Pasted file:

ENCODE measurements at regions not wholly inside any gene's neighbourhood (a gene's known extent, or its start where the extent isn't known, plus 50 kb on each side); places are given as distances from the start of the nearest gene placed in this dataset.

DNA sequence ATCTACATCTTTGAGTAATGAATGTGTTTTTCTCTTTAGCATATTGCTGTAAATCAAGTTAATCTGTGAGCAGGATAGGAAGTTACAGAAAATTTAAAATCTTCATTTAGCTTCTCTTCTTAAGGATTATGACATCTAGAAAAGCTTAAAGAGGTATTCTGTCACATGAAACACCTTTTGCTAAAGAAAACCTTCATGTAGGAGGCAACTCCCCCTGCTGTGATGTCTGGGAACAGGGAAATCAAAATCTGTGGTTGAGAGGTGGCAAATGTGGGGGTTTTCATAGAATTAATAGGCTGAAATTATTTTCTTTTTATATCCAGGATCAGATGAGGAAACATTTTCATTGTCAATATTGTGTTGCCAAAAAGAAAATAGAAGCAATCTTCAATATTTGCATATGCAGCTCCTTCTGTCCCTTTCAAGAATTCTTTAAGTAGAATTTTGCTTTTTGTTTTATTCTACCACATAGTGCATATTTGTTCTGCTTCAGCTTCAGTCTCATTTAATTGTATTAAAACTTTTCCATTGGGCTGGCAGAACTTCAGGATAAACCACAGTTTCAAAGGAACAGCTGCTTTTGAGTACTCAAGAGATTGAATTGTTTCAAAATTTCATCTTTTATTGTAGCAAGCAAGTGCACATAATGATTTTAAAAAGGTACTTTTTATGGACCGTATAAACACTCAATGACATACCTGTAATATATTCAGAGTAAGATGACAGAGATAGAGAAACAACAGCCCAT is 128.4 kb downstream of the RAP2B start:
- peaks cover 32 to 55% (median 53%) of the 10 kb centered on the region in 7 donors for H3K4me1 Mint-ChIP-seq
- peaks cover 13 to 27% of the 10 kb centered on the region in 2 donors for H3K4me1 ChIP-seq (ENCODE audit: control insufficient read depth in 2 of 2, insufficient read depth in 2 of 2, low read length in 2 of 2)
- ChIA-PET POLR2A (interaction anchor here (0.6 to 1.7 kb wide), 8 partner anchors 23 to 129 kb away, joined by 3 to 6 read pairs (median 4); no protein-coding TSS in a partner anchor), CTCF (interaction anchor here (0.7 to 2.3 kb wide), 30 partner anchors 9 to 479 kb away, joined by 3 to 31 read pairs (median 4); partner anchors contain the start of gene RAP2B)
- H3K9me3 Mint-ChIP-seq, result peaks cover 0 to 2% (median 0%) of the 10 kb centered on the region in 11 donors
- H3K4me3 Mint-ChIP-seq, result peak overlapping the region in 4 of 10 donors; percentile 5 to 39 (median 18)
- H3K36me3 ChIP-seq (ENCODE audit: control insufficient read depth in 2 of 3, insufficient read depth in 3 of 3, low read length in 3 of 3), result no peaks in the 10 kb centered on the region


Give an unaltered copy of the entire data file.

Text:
ENCODE measurements at regions not wholly inside any gene's neighbourhood (a gene's known extent, or its start where the extent isn't known, plus 50 kb on each side); places are given as distances from the start of the nearest gene placed in this dataset.

DNA sequence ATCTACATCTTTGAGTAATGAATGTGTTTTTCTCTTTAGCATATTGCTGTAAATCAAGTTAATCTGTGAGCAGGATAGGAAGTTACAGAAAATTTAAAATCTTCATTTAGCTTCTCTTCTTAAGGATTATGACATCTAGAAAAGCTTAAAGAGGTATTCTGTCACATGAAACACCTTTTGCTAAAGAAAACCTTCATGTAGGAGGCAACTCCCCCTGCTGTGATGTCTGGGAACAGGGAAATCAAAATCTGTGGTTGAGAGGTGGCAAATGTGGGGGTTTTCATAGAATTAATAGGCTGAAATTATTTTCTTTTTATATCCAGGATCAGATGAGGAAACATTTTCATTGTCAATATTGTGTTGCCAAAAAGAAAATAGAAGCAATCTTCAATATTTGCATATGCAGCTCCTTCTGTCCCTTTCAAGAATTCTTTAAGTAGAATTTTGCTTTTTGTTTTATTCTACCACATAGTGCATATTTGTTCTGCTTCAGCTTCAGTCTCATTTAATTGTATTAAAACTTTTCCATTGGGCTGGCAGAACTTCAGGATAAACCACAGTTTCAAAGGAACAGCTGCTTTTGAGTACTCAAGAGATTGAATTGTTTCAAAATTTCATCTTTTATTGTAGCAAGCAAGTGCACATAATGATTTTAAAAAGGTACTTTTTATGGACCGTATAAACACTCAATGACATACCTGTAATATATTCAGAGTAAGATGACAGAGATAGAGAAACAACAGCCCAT is 128.4 kb downstream of the RAP2B start:
- peaks cover 32 to 55% (median 53%) of the 10 kb centered on the region in 7 donors for H3K4me1 Mint-ChIP-seq
- peaks cover 13 to 27% of the 10 kb centered on the region in 2 donors for H3K4me1 ChIP-seq (ENCODE audit: control insufficient read depth in 2 of 2, insufficient read depth in 2 of 2, low read length in 2 of 2)
- ChIA-PET POLR2A (interaction anchor here (0.6 to 1.7 kb wide), 8 partner anchors 23 to 129 kb away, joined by 3 to 6 read pairs (median 4); no protein-coding TSS in a partner anchor), CTCF (interaction anchor here (0.7 to 2.3 kb wide), 30 partner anchors 9 to 479 kb away, joined by 3 to 31 read pairs (median 4); partner anchors contain the start of gene RAP2B)
- H3K9me3 Mint-ChIP-seq, result peaks cover 0 to 2% (median 0%) of the 10 kb centered on the region in 11 donors
- H3K4me3 Mint-ChIP-seq, result peak overlapping the region in 4 of 10 donors; percentile 5 to 39 (median 18)
- H3K36me3 ChIP-seq (ENCODE audit: control insufficient read depth in 2 of 3, insufficient read depth in 3 of 3, low read length in 3 of 3), result no peaks in the 10 kb centered on the region